U.S. Water News Online
BARNEGAT LIGHT, N.J. -- A state senator said he will ask
the New Jersey Department of Environmental Protection to study
nitrate levels in the ocean after receiving complaints that fish are
scarce near the coast.
Sen. Leonard T. Connors, R-Ocean, met with a local fisherman who
said nutrients, including nitrates, from treated sewage that is
discharged into the ocean are sucking oxygen out of the water and
driving fish away.
``I don't have the expertise to say that it's nitrates,'' Connors
said. ``But a study needs to be done.''
Fisherman Bill Hammarstrom of Waretown wants municipalities to
stop discharging treated sewage into the ocean.
``We can't catch a fish within five miles of the beach,''
Hammarstrom said. ``It's going to be the end of an era'' if something
is not done.
Dery Bennett, of the American Littoral Society, said he has not
seen any evidence fish are leaving the waters off Barnegat Light.
``It's not unusual for fish to move when water conditions are not
good,'' Bennett said.
Although the state does not have standards for the nutrient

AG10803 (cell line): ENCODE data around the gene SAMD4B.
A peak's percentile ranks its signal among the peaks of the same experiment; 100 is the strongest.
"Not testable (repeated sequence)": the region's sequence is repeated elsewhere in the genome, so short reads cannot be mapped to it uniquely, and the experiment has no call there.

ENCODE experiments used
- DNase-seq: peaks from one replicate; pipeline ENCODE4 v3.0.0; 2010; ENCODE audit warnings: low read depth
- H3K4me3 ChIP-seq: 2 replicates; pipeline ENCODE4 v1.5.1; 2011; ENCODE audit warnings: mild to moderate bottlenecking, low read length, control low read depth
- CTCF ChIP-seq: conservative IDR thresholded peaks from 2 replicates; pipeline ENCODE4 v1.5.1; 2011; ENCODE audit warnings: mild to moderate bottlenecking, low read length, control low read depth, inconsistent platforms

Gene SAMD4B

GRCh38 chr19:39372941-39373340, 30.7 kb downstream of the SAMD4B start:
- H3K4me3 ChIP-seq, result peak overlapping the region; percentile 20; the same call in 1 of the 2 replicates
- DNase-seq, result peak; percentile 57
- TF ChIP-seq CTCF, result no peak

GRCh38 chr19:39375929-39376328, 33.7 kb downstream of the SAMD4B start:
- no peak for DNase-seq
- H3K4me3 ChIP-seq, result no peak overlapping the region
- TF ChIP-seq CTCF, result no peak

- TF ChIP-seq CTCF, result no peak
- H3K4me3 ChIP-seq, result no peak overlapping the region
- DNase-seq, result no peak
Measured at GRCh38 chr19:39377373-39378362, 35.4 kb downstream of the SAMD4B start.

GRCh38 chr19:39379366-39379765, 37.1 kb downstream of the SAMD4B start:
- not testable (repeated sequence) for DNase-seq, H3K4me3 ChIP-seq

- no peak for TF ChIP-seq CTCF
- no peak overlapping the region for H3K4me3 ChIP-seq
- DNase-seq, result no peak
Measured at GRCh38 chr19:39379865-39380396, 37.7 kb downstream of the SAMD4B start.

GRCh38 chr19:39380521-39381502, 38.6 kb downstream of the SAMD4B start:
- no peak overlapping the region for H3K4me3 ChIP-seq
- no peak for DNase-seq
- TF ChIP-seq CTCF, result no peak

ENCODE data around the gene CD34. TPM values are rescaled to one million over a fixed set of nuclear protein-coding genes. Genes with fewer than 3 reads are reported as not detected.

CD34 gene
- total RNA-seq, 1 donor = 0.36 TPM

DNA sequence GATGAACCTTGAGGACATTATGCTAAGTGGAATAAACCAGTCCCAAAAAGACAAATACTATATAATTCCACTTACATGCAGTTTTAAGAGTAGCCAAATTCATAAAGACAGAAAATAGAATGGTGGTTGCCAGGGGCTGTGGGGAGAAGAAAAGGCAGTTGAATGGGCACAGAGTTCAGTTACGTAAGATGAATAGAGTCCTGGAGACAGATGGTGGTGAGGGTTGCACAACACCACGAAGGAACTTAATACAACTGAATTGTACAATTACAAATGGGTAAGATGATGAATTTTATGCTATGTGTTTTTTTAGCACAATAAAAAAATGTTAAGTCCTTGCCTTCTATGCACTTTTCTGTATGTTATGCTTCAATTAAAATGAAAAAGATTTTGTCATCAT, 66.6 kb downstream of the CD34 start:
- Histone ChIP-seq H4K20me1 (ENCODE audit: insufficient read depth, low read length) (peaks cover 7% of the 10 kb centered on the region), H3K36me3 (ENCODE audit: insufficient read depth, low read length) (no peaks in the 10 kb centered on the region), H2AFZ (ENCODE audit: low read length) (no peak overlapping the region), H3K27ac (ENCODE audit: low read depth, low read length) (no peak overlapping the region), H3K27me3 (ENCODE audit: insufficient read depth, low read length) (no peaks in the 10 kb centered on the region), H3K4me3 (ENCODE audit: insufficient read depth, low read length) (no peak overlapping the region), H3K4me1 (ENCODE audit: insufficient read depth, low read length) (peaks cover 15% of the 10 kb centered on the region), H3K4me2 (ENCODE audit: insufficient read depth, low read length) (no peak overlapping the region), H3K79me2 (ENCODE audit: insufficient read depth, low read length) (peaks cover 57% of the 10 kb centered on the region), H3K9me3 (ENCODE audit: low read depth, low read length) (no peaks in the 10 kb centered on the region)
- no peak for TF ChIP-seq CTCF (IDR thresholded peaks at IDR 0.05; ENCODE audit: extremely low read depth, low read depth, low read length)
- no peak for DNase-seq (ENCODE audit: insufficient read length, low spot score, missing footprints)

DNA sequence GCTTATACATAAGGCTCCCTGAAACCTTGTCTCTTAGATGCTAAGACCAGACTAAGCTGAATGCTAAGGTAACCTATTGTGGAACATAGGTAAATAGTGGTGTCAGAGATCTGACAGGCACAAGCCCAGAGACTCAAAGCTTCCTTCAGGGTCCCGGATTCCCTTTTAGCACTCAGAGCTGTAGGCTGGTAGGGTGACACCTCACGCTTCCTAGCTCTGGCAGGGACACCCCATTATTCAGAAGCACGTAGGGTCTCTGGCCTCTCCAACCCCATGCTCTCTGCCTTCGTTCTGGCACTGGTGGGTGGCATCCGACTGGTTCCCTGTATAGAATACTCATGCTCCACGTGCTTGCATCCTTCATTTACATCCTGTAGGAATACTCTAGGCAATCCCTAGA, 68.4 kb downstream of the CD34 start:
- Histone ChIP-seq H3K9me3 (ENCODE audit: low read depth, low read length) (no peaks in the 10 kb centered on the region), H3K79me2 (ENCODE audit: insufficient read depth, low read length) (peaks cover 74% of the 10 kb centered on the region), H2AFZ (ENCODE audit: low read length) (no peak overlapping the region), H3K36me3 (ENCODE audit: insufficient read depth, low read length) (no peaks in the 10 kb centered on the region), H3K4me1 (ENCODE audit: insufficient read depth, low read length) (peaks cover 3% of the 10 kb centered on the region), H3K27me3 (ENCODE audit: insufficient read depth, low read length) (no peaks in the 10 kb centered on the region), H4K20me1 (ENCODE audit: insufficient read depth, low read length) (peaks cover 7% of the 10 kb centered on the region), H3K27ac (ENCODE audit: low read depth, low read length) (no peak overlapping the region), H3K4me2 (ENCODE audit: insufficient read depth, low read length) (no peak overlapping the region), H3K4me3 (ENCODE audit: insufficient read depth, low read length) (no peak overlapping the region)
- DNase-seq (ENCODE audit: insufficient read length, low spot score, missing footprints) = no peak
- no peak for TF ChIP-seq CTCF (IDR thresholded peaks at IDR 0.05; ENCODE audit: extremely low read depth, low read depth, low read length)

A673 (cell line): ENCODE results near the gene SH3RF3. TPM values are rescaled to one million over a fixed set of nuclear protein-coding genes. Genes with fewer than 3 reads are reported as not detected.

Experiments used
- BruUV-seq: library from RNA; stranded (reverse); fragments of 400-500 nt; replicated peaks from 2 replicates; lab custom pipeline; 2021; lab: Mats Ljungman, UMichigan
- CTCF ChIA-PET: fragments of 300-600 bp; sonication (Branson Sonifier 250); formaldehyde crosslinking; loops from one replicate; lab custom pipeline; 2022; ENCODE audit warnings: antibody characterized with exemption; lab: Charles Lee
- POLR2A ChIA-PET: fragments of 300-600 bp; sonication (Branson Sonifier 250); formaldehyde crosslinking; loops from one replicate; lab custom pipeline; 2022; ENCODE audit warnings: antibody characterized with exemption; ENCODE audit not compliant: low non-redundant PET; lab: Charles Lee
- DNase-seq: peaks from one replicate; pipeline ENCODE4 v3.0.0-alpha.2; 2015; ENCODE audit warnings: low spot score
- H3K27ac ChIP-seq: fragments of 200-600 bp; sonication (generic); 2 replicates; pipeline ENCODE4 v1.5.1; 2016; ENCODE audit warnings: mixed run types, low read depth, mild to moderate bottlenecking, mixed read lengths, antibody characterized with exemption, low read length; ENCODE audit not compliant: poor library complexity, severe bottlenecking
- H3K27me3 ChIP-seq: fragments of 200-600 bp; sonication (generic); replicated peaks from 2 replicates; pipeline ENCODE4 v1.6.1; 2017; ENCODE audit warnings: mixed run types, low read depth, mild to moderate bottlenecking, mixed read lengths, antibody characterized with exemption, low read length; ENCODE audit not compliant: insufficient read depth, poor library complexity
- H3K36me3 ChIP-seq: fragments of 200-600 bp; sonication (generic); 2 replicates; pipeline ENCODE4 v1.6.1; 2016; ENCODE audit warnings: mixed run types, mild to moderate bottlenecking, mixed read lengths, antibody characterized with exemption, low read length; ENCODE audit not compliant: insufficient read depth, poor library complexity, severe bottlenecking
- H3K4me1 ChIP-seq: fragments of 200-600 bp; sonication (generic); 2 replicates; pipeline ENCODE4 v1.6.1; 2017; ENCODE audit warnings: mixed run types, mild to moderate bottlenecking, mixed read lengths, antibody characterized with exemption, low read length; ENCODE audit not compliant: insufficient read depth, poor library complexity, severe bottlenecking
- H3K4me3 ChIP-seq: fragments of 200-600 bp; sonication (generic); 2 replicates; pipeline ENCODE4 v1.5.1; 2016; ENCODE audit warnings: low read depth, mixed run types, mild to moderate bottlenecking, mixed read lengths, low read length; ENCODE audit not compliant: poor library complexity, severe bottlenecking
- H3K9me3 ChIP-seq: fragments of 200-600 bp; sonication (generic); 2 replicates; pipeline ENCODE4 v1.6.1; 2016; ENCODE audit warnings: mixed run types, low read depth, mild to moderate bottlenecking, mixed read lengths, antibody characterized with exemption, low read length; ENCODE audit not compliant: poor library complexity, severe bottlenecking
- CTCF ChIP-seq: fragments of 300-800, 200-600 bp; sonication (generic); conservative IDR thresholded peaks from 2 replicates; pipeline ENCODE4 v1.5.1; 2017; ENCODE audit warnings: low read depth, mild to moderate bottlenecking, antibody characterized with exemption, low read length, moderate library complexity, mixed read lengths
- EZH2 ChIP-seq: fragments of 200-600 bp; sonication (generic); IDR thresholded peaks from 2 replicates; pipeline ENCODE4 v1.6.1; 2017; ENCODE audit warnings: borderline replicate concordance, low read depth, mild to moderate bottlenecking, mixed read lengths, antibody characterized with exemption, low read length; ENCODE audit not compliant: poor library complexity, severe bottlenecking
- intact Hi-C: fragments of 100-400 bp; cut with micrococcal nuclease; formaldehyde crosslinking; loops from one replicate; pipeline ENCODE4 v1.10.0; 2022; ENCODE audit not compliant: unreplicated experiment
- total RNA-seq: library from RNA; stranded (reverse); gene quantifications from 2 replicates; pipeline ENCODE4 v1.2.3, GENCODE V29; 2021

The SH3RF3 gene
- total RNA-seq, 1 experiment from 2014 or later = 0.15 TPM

content of sewage, the department disputes arguments nutrients are
driving fish away, said Amy Collings, a spokeswoman for the state
Department of Environmental Protection.
``We don't have any evidence that nitrates could reduce the number
of fish in the near-shore area,'' Collings said.
The federal Environmental Protection Agency is conducting a study
of whether nitrates affect fish and the state DEP is helping,
A scientist with Clean Ocean Action said the state allows sewage
containing too many nutrients to be dumped into the ocean.
``With nutrients, the dose is the poison,'' Kristen Milligan said.
``Above certain levels, they overenrich the environment.''
A study by the environmental group on treated sewage discharged in
the ocean is scheduled to be released in August.
``We know there are pollutants in the wastewater,'' Milligan said.
``The criteria for toxins and nutrients in the sewage are not
stringent enough for discharge into the ocean.''
But Ocean County officials say the quality of the sewage treatment
their plants discharge has been consistent for 20 years.
``The oxygen levels in the ocean are impacted by many things,''
said Richard Kunze, director of technical services of the county
Although the flow of treated sewage has increased with the
county's population, the content has not changed, Kunze said.
The plants remove about 92 percent of solids in wastewater from
homes. The material is treated and sent to landfills and
The remaining liquid is treated and then discharged into the ocean
through outfall pipes.
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